In 1755, the relief was part of the sale of the estate of Dr. Richard Mead, who had served as the physician to British royalty, and whose extensive collections of rare books, gems, natural history specimens, and paintings took months to auction off following his death.
All three of the buyer annotations for the Greek inscriptions in Mead’s sale refer to a General Campbell, likely an alias used by another peer, the Duke of Argyll. One of the other three objects is now in the British Museum, but the last, with the Greek inscription beginning ZOSIMOS ASPASIAS has not yet been traced. Knowing that the Getty’s relief was with Richard Mead a century earlier suggests even further avenues of research into how and why antiquities like this were brought to England.
— Judith Barr, Curatorial Assistant, Antiquities, The J. Paul Getty Museum
The Getty Provenance Index® Gets an Update
Provenance work at the Getty goes far beyond the museum’s collection. The Getty Provenance Index® is a powerful online research tool produced by the team of the Project for the Study of Collecting and Provenance at the Getty Research Institute with many international collaborators. It contains transcriptions from different primary sources, collected since the 1980s, that can help trace the ownership of artworks. These include archival inventories, sales catalogs, and dealer stock books.
Formerly, each type of document was accessible through a separate interface. Since February, the Getty Provenance Index has been searchable through a unified interface, allowing researchers to find new connections that might have been hidden before.
Wisdom and Strength, painted by Italian artist Paolo Veronese in about 1565, and currently in the Frick Collection in New York, is an example of an artwork whose provenance can be traced through all three different types of primary sources included in the Getty Provenance Index. A simple search of the terms “Veronese” and “Wisdom” through the new unified search interface retrieves six records. The three that are highlighted concern the Frick painting:
The first record is from one of the 13,000 archival inventories held in the Getty Provenance Index. An archival inventory is a list of paintings and other objects held in a private collection at a certain time. In this case, the record shows that Veronese’s painting was in the collection of Louis, Duke of Orléans, when it was inventoried in 1727.
The second highlighted record represents the 1798 sale of the painting in London, from one of the 22,000 sales catalogs indexed in our database. Louis’s grandson, Louis Philippe Joseph d’Orléans, sold his collection in 1791 in the midst of the French Revolution. After changing hands multiple times, the Italian paintings from the Orleans collection were exhibited for sale at the Lyceum Theater in London, starting in December 1798. A copy of the catalog, part of the Getty Research Institute’s Digital Collections, includes a drawing of the exhibition room:
Veronese’s Wisdom and Strength, number 223 in the catalog, was sold to the British collector Thomas Hope.
The last highlighted record tells us the painting’s journey to the United States. The firm M. Knoedler & Co, whose stock books make up over 40,300 records in the database, jointly owned the painting with British dealers P. & D. Colnaghi, Trotti & Co, and Thomas Agnew & Sons, and sold it in 1912 to Henry Clay Frick, who willed his house and all its contents as the Frick Collection upon his death in 1919.
The Getty Provenance Index allows immediate access to all these rich provenance sources and information through its newly updated search interface.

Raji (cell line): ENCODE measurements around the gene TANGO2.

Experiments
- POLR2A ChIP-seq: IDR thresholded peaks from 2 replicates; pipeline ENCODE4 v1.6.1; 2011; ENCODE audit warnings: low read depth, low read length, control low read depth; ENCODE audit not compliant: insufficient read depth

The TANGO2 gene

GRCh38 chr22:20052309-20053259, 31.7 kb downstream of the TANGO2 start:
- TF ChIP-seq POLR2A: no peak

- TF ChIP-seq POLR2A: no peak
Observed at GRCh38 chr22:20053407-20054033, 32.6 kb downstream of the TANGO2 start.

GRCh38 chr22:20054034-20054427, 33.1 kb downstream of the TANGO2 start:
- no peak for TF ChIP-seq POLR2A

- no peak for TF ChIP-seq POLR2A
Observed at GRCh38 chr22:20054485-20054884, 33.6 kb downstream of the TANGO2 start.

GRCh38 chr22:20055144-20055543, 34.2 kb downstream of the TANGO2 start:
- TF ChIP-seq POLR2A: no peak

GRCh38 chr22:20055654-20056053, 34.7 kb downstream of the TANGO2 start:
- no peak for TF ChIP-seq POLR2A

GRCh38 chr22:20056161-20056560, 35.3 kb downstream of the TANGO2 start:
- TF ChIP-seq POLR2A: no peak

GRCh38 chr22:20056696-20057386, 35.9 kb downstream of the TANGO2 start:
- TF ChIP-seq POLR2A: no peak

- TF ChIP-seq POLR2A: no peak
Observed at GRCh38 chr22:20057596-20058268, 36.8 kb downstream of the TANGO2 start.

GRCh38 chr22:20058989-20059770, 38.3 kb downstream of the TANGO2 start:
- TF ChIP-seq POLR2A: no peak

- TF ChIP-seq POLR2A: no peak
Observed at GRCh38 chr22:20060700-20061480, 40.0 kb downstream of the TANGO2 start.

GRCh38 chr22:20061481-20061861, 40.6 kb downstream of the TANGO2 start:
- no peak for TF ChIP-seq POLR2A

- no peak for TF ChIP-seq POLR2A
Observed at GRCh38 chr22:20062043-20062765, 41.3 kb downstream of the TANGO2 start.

— Iñigo Salto-Santamaría, Graduate Intern, Project for the Study of Collecting and Provenance, Getty Research Institute
Tracking Down Van Gogh’s Irises: Finding Aids and Digitized Content
A strength of the Getty Library’s special collections is its dealer archives, which are comprised of more than 12,000 boxes and containers. These archives represent the business records of international art dealers and gallerists such as Duveen brothers, Goupil et. Cie. and M. Knoedler and Co. Dealer archives hold transactional data for selling works of art which may include inventories, stock books, consignment books, invoices, exhibition histories, joint acquisitions, photographs, and correspondence.
The M. Knoedler archive, and related dealer archives housed at the Getty Research Institute are vast and often interconnected. When some parts of these collections are transcribed and searchable, and other sections are not, how does the researcher successfully conduct their research?
Researchers might begin their research using the resources in the Getty Provenance Index ® with exacting results. As a next step, they might turn to the hundreds of selected boxes from the Knoedler archive which have so far been digitized and are also available for browsing online through the finding aid. Researchers can freely browse this digitized content and then work with Reference Librarians to fine-tune their research.One of the J. Paul Getty Museum’s most popular paintings, Van Gogh’s Irises, is a good example of how tracing additional provenance using a variety of available resources yields important results. A researcher might first review the transcribed data in the Getty Provenance Index, which includes all of the Knoedler stock, and not find a single result for van Gogh’s Irises. But upon further review of the vast Knoedler finding aid, and the digitized content it describes, researchers can find a consignment number for the work.
A search of the M. Knoedler Finding aid section for the artist files provides a result for van Gogh with the following data: box 2340, folder 10, there is a work by van Gogh titled (Iris) with the number CA2780. This is an important piece of information because it can lead to other parts of the collection including the inventory cards, consignment books, and sales books.
With this specific date information, April 1947, researchers can go to box 74 to Sales book 14.
Researchers are therefore able to track the sale of van Gogh’s Irises in the sales book, even if the painting did not appear at the beginning of their search in the transcribed stock books.
Getty continues to work across departments to connect data and resources: databases, finding aids, and digitized content. What may initially seem like a dead-end search may not be after all; when one persists with a deeper-dive into the related finding aids and close review of digitized content, the search may yield more information.
— Sally McKay, Head, Research Services, Getty Library, Getty Research Institute